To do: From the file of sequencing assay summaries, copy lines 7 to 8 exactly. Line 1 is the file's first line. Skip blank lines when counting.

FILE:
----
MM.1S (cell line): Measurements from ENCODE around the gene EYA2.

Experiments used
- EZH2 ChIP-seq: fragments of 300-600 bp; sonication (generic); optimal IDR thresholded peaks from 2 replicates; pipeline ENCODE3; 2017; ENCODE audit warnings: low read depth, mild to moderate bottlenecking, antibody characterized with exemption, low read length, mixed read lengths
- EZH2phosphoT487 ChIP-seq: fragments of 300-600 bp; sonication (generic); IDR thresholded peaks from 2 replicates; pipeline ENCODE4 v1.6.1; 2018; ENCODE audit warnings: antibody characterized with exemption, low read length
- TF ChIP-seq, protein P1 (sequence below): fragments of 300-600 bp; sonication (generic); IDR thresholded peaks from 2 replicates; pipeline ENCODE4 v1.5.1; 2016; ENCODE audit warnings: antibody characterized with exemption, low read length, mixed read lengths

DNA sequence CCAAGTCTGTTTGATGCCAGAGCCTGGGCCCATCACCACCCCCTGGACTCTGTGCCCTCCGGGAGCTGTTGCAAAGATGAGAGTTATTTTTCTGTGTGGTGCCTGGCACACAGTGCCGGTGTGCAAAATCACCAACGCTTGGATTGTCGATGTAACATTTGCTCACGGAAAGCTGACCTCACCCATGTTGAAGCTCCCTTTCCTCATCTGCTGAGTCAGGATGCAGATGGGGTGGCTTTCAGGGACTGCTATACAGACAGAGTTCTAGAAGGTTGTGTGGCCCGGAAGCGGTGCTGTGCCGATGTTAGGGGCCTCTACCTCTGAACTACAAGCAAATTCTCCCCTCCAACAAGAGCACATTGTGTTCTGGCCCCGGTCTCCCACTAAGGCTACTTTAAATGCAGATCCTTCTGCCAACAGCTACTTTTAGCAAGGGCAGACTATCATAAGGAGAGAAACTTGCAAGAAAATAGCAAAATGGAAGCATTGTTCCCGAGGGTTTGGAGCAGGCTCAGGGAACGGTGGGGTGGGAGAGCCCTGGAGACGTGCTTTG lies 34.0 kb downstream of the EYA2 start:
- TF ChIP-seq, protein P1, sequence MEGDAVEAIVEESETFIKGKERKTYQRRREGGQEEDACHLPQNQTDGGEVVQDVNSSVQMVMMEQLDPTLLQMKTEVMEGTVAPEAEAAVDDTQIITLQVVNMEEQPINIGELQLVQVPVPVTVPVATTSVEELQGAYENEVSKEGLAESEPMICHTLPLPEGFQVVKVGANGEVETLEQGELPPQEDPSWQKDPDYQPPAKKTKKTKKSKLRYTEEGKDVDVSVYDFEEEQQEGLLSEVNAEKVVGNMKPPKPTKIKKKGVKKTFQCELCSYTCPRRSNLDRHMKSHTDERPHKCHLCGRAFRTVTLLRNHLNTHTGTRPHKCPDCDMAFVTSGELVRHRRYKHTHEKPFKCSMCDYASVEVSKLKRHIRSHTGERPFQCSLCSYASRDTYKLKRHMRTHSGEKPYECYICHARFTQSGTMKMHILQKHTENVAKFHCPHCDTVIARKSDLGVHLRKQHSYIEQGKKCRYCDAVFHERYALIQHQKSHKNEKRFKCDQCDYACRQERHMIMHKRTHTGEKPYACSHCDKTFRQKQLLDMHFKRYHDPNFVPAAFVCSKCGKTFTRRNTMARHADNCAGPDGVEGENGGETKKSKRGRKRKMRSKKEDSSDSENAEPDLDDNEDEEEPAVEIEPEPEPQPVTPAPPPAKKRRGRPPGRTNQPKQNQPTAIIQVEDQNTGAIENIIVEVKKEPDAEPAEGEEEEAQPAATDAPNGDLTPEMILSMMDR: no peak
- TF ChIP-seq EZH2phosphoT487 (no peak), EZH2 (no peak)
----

- TF ChIP-seq, protein P1, sequence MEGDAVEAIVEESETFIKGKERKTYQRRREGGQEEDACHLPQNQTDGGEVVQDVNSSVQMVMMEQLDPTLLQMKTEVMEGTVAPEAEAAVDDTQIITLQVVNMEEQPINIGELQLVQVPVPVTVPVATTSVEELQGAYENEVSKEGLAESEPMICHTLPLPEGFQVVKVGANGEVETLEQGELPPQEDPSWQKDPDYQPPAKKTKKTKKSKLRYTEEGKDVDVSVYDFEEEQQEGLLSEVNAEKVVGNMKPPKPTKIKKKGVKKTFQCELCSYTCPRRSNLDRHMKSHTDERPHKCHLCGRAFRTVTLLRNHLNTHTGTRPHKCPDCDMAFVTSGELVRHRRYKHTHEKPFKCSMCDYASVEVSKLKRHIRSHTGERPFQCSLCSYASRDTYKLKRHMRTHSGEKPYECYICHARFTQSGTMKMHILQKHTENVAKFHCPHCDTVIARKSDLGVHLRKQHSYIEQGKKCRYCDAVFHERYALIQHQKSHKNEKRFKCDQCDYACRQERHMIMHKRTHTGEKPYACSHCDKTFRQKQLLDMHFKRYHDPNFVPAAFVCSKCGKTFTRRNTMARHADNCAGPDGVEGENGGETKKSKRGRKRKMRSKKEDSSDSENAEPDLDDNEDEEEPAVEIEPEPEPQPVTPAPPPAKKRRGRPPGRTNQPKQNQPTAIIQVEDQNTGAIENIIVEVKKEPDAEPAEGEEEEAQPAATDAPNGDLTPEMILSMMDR: no peak
- TF ChIP-seq EZH2phosphoT487 (no peak), EZH2 (no peak)